Chief executives' confidence in the economy deteriorated in the third quarter, according to the Conference Board Inc., a nonprofit research association.
The Conference Board's measure of CEO confidence hit 50 in the third quarter, down from 62 in the second quarter. It was the lowest score since the first quarter of 2009, when the metric stood at 30.
"The overall slowdown in economic activity is causing CEO confidence to taper off," said Lynn Franco, director of the consumer-research center for the Conference Board. "It's a downshift from optimism to cautious territories."
Only 22% of CEOs surveyed thought economic conditions would improve in the next six months, and only 28% thought their own industries would improve. Within industries, utilities and business services were slightly more optimistic, but optimism slipped across the board, Franco said.
The last paragraph is key. The economy will never recover if 78% of CEOs are bearish on the future. This will keep capital spending depressed and prevent companies from hiring more workers, leading to a permanent unemployment rate of around 9%. It also pretty much ensures a prolonged period of economic stagnation where it feels more like a perpetual recession. The scenario is eerily similar to Japan where confidence was lost, and no one wanted to make a move until economic conditions improved. This led to a downward spiral as consumers and businesses retrenched, stopped spending, and dramatically reduced debt. Once the cycle begins, it is impossible for central banks to stop as was the case with the BOJ.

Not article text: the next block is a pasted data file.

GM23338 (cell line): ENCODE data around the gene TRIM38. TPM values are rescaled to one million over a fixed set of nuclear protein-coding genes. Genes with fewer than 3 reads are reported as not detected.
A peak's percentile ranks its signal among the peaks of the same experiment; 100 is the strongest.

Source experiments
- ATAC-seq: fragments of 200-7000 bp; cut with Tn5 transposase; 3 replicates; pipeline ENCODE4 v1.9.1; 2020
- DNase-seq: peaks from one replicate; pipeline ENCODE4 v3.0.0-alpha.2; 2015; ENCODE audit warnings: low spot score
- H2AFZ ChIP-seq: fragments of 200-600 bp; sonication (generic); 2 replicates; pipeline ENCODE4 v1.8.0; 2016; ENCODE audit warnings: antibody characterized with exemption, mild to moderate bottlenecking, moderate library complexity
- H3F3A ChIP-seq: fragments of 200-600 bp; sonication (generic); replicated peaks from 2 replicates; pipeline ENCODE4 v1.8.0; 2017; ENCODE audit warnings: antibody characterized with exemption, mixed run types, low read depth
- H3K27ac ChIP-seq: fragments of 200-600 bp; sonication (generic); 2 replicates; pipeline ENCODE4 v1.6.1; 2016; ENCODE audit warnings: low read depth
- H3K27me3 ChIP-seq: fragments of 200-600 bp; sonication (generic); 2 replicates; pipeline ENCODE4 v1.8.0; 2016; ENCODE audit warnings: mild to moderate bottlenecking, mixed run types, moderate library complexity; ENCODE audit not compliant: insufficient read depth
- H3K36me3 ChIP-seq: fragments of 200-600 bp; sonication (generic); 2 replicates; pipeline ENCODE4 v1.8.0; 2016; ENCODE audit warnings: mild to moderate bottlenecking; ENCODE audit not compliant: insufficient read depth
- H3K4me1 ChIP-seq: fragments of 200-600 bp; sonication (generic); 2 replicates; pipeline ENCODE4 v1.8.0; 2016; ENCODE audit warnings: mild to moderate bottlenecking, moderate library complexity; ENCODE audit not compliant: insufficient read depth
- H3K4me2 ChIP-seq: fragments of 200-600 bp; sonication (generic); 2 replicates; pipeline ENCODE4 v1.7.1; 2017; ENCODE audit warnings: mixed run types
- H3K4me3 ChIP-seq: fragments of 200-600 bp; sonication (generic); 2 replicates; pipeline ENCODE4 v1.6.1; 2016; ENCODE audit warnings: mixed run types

Money printing does not make people more optimistic about the economy. All it does is lead to higher commodity prices during a depressed economy. This makes consumers more negative and more likely to save money in order to compensate for higher food and energy prices. Consumer spending now accounts for almost 70% of GDP because we have outsourced our entire manufacturing sector to China. Without strong consumer spending, this economy has no chance. Ironically, if Bernanke wanted to stimulate consumer spending, he could attempt to craft monetary policy in a way which would lower commodity prices. This would mean reversing QE and raising interest rates to perhaps 3%. Commodities would fall sharply, increasing the amount of disposable income for consumers. Higher interest rates would allow retirees and people with money to earn more on their investments, which could be spent in the economy. This seems like a better idea than giving the banks a back door bailout through ZIRP. The banks borrow from the Fed, and the public at 0-0.2% and purchase 10 year treasuries at 2.5%. Rinse. Wash. Repeat. This activity does not stimulate anything except banks profits. Why on earth would banks increase lending, which has numerous risk when they could collect free money from the Fed? We have tried ZIRP for banks, and it has failed. It is time to try something different, which actually benefits people and not globalist banksters.
Black Swan Insights